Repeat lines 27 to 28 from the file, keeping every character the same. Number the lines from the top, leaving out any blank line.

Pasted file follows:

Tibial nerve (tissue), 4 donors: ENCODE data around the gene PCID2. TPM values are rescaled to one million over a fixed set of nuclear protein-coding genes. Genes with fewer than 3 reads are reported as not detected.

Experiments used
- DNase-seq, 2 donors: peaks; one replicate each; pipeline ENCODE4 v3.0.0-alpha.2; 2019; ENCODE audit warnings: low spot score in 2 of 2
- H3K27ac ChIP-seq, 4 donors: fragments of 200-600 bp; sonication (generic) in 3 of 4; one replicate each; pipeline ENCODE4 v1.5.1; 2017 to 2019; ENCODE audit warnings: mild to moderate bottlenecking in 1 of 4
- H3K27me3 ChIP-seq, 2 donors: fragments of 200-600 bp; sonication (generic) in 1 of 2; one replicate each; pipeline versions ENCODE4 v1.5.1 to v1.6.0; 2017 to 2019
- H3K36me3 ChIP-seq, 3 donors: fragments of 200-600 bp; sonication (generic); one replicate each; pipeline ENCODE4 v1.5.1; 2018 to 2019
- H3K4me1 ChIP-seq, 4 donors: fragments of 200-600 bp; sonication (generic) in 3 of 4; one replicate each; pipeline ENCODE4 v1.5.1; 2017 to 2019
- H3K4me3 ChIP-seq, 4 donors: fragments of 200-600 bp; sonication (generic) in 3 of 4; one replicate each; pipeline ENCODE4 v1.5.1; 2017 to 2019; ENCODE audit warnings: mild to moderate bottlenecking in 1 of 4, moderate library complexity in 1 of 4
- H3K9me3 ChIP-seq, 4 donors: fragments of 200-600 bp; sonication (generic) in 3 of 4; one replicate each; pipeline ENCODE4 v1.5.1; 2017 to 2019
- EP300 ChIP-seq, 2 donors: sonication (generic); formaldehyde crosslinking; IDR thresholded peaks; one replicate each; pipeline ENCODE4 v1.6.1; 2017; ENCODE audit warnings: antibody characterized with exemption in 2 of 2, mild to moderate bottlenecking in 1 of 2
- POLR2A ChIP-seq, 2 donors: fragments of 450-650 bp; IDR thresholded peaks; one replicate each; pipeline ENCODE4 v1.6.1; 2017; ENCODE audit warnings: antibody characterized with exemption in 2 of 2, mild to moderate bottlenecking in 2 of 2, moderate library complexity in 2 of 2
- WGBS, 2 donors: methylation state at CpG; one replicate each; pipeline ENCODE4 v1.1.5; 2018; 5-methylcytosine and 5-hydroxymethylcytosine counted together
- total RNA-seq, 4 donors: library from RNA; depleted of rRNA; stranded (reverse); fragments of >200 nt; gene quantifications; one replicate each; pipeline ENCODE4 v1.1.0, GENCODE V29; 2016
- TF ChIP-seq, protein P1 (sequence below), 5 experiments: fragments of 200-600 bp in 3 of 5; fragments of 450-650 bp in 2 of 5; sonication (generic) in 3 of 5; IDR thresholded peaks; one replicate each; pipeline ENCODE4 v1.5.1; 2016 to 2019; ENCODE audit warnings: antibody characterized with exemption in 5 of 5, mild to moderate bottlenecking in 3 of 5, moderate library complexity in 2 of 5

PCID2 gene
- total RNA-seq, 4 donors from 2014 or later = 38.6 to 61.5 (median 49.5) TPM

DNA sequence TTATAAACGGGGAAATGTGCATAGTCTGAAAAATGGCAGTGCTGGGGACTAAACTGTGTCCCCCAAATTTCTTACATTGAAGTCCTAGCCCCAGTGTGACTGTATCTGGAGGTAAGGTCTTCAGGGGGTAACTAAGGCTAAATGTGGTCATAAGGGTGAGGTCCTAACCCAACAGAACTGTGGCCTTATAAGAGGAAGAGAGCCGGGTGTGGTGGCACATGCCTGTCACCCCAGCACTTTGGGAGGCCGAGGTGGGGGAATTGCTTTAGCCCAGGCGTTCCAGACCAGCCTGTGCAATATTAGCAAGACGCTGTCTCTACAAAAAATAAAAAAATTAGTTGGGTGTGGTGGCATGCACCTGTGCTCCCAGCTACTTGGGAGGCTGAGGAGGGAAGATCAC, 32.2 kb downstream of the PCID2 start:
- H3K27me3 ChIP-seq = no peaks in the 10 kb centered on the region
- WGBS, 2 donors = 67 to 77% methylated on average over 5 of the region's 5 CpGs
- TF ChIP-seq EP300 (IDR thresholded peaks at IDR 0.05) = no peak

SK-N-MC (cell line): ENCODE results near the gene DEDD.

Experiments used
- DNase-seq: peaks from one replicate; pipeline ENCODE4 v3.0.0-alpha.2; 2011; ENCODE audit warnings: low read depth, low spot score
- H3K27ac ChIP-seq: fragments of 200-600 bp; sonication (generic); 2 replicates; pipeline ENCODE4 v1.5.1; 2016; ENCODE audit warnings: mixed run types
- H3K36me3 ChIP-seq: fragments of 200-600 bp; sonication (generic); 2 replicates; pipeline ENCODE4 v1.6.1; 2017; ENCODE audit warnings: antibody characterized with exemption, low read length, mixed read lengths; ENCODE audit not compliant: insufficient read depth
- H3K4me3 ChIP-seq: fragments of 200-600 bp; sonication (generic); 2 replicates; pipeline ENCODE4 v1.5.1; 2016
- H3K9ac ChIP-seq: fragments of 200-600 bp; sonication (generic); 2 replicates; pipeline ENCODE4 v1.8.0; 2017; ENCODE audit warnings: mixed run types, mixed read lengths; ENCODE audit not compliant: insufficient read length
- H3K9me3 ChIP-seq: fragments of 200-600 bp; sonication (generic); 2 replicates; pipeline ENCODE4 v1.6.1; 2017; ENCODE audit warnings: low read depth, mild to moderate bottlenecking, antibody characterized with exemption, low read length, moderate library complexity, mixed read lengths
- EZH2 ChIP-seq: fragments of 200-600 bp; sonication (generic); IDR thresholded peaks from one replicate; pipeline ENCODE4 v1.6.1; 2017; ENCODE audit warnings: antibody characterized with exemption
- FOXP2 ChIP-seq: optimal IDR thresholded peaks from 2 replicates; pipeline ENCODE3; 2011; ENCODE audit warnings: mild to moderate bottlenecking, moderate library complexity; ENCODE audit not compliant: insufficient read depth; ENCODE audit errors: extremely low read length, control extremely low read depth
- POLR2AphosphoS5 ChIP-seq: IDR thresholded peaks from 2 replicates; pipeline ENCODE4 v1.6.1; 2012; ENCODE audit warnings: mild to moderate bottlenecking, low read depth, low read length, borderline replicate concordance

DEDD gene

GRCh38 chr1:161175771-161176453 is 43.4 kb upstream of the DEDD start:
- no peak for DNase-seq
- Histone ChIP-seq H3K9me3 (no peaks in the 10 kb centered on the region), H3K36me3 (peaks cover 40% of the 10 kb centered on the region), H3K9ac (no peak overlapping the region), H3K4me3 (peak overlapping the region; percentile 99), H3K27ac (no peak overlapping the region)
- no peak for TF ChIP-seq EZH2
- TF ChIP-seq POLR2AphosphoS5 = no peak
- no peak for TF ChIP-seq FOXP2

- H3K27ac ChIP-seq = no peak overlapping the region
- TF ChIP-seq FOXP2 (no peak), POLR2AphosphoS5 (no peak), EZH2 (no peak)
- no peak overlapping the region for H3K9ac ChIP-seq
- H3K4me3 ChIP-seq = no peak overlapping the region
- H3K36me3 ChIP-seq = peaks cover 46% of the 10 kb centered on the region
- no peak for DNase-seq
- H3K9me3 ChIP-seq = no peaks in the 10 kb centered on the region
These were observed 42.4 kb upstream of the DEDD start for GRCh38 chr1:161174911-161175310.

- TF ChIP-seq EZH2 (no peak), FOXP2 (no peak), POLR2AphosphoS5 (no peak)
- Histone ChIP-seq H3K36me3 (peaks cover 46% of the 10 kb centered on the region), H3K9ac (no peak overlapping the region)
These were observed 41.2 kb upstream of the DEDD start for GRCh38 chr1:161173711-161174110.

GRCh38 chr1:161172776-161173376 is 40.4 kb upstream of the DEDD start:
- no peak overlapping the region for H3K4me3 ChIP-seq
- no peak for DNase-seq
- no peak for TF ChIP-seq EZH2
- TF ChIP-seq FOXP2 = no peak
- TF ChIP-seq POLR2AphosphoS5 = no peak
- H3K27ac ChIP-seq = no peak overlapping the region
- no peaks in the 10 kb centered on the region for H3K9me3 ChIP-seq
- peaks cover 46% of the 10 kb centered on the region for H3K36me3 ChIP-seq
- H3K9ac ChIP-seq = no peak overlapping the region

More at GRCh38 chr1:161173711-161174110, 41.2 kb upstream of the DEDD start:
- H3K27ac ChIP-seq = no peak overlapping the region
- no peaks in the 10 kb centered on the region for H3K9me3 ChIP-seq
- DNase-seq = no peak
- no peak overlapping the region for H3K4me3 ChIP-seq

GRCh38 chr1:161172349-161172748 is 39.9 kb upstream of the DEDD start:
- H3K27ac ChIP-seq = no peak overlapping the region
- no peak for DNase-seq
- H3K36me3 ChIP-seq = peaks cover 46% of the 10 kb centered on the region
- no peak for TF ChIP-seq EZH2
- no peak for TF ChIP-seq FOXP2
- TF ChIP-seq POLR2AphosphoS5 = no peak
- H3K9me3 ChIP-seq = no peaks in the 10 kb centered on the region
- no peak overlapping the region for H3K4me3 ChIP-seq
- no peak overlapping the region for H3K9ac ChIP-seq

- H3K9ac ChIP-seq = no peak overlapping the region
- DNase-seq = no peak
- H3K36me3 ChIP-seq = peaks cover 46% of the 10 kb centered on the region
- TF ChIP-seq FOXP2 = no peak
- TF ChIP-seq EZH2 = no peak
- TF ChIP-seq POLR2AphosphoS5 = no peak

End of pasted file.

- H3K9ac ChIP-seq: fragments of 200-600 bp; sonication (generic); 2 replicates; pipeline ENCODE4 v1.8.0; 2017; ENCODE audit warnings: mixed run types, mixed read lengths; ENCODE audit not compliant: insufficient read length
- H3K9me3 ChIP-seq: fragments of 200-600 bp; sonication (generic); 2 replicates; pipeline ENCODE4 v1.6.1; 2017; ENCODE audit warnings: low read depth, mild to moderate bottlenecking, antibody characterized with exemption, low read length, moderate library complexity, mixed read lengths